Reported Judicial Misconduct Committed By Magistrate Aurendina Veiga In Rhode Island Courts
Magistrate Veiga Had Serious Ethics, Misconduct And Job Performance Issues
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Complaint Two: The RI Supreme Court has censured Magistrate Veiga for falsely telling a former client that she had filed on his behalf a libel/defamation lawsuit against the Providence Journal. Veiga, who was in private practice then told client Carl Barovier he had a strong case but never pursued it. Mr. Barovier was apparently left without a remedy because the statute of limitations ran out. 10-31-01 Prov. Journal
Complaint Three: Traffic Tribunal Magistrate Aurendina "Dina" G. Veiga, suspended without pay since May 6 for ethics violations. A recommendation, made by the Commission on Judicial Tenure And Discipline, stated that Veiga be removed from the bench for a series of ethics violations that date back several years. Last week, in unanimously recommending her removal from the bench, the commission said her history of disciplinary problems and "her continued failure to comply with her duties and obligations under the Code of Judicial Conduct" make her unfit for a judicial position. She would still have her law license even if removed from the bench, unless the Supreme Court decides otherwise.
Veiga has been suspended from her magistrate's job without pay since May 6 based on the latest ethics complaint to be lodged against her -- bouncing a check for $567.10 to an East Providence jewelry store and then failing to make good on it for almost a year and a half, despite repeated demands for payment from the business owner. At a public hearing on June 14, a special prosecutor presented evidence that Veiga had bounced 173 checks over a 27-month period between January 2003 and March 2005 and that there was no record that she had ever made good on 65 of those checks. Veiga testified that she'd made timely restitution on all but the one check to the jewelry store.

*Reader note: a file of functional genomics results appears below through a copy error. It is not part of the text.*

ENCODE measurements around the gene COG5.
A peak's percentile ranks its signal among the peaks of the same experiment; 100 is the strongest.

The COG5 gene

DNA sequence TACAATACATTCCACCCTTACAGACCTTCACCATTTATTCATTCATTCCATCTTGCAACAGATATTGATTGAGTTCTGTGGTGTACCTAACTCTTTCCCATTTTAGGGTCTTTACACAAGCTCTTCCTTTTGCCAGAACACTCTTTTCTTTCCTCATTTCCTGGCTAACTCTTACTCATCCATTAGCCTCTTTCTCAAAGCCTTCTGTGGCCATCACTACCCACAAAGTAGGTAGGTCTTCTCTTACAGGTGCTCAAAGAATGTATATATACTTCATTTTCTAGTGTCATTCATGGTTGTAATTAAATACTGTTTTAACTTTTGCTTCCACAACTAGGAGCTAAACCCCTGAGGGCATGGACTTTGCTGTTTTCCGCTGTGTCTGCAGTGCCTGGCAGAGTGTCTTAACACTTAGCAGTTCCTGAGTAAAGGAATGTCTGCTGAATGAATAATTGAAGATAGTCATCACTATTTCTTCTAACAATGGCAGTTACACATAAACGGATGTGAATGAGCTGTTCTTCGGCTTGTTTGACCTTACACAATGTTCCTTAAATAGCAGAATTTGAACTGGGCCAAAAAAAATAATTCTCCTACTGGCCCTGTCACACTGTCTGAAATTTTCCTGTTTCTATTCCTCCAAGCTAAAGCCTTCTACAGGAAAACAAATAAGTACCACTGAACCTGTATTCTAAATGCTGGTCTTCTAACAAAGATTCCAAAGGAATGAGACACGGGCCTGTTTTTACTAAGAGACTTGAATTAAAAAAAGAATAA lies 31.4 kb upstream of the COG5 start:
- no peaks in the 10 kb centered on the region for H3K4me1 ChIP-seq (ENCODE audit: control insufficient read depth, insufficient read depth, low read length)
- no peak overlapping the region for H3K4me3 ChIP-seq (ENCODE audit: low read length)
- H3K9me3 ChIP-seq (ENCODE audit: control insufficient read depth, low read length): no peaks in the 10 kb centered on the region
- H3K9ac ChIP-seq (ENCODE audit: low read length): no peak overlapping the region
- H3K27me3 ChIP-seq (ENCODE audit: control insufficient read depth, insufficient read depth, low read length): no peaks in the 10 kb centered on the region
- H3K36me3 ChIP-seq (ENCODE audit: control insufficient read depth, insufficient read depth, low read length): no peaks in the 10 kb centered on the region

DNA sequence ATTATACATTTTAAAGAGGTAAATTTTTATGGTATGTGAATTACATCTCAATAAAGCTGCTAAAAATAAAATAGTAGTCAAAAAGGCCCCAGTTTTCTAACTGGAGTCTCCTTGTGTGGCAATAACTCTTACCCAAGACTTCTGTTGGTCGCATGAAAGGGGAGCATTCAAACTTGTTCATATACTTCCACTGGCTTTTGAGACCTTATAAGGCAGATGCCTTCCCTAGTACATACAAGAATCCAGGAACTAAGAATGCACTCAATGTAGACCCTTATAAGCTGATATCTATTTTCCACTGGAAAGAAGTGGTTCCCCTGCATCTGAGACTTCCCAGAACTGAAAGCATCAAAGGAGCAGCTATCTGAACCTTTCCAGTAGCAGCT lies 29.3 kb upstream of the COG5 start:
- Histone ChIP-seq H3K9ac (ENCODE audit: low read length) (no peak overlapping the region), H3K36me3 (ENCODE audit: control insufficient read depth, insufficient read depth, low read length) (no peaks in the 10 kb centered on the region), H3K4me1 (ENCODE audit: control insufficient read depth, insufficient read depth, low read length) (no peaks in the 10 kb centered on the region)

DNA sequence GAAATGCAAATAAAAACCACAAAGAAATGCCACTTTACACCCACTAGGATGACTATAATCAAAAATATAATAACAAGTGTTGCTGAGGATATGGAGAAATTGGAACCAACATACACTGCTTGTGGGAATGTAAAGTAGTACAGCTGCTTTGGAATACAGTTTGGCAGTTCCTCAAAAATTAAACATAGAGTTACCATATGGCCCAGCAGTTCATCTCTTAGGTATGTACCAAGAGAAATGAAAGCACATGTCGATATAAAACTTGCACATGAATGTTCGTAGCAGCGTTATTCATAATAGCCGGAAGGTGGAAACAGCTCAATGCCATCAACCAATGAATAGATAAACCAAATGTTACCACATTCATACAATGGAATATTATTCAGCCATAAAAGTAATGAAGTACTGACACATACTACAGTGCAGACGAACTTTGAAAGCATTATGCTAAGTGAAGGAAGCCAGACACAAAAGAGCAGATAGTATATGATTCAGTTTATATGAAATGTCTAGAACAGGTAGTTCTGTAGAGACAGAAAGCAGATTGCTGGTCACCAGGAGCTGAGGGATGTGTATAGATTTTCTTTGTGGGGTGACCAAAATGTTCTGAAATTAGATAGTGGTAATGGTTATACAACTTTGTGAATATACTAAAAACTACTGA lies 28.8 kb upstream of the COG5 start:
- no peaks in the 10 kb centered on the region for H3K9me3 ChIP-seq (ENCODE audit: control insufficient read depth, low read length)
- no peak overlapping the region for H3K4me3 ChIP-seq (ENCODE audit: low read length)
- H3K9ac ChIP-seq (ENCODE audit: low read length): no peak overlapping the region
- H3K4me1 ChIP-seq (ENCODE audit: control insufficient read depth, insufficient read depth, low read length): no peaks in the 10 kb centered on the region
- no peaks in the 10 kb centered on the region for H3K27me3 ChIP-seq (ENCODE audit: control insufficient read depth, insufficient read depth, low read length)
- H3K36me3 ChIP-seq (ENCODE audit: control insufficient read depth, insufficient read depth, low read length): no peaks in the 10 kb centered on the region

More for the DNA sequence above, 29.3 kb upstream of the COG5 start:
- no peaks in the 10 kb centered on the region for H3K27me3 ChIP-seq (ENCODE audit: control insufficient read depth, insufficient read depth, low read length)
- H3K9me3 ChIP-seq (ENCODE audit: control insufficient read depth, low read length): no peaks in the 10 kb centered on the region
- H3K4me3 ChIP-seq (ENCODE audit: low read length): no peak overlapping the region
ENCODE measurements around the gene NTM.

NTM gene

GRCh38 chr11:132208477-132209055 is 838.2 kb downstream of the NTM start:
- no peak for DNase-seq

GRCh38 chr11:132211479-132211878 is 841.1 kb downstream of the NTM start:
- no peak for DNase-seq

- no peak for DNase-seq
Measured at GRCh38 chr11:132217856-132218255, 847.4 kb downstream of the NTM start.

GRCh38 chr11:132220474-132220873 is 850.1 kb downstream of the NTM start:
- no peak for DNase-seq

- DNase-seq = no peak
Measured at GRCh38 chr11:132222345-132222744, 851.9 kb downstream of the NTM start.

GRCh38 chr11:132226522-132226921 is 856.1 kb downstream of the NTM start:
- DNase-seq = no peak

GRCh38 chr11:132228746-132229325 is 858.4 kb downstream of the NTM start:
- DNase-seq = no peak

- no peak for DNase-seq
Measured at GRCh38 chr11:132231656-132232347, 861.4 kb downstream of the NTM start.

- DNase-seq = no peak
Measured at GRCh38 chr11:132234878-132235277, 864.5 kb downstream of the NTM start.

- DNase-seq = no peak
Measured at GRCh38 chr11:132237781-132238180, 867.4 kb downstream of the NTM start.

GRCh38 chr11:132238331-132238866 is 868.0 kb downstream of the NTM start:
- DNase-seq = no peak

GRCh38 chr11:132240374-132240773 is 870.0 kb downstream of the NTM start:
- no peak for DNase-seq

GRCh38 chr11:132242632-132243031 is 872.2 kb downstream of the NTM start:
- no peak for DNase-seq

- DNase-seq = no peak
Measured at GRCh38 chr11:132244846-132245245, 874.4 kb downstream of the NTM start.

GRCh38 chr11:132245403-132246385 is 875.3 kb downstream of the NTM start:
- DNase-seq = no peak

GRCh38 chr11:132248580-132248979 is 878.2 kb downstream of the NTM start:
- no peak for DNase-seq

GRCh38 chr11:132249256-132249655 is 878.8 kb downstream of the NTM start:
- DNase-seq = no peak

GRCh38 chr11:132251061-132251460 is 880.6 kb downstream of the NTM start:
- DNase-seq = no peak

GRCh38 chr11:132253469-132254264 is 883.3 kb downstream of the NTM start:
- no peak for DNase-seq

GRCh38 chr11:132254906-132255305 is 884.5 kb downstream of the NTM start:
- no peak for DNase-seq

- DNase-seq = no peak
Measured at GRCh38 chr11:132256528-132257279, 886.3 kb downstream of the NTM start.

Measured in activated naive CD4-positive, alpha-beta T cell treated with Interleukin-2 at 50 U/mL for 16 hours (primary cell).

Her prior disciplinary problems include
- misleading legal clients about the status of their cases
- misleading the commission when it was looking into one of the client's complaints
- failing to comply with a Supreme Court order that she take 20 hours of ethics courses within one calendar year and
- taking court action in the case of an alleged traffic offender, after meeting with him privately, without notifying the charging police department.
This is Veiga's second suspension from the bench. In December 2003, she was suspended for 30 days without pay. Veiga is a former bail commissioner and assistant public defender who was appointed to the traffic court in 1999 by District Court Chief Judge Albert E. DeRobbio. She has a long history of ethics violations, which date back to her days in private practice. Despite this the Judicial Commission, at this point, still allowed her to practice law.